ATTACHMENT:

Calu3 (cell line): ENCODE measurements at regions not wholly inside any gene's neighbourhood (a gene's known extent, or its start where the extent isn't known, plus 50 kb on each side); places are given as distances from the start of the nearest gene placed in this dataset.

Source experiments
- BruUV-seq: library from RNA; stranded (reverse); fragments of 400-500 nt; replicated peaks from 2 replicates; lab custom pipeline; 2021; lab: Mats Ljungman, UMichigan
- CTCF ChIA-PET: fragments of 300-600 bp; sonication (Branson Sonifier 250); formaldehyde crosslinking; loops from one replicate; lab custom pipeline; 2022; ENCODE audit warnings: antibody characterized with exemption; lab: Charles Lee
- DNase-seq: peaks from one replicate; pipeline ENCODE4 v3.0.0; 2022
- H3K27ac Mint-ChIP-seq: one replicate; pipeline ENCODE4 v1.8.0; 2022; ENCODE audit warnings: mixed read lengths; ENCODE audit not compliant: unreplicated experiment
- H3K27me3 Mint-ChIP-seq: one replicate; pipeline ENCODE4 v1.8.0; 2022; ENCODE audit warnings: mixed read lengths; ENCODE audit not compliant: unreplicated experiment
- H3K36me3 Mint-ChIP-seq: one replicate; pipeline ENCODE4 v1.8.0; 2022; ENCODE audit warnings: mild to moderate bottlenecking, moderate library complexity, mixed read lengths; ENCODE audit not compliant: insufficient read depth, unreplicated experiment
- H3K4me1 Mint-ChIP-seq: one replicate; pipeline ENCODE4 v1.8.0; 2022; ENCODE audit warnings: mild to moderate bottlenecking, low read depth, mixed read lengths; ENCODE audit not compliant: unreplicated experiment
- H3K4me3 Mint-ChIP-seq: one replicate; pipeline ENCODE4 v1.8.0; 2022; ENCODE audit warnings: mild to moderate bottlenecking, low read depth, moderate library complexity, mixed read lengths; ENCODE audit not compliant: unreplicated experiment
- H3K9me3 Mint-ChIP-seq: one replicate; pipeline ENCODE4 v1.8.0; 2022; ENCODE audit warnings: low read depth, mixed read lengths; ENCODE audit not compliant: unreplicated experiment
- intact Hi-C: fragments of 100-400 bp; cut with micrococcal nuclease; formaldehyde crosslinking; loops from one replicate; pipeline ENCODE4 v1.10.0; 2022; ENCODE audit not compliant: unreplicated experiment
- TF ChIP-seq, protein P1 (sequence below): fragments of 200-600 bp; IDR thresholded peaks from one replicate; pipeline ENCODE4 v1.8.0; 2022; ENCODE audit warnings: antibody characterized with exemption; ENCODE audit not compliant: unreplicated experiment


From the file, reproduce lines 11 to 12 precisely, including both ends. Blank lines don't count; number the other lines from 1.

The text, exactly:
- H3K9me3 Mint-ChIP-seq: one replicate; pipeline ENCODE4 v1.8.0; 2022; ENCODE audit warnings: low read depth, mixed read lengths; ENCODE audit not compliant: unreplicated experiment
- intact Hi-C: fragments of 100-400 bp; cut with micrococcal nuclease; formaldehyde crosslinking; loops from one replicate; pipeline ENCODE4 v1.10.0; 2022; ENCODE audit not compliant: unreplicated experiment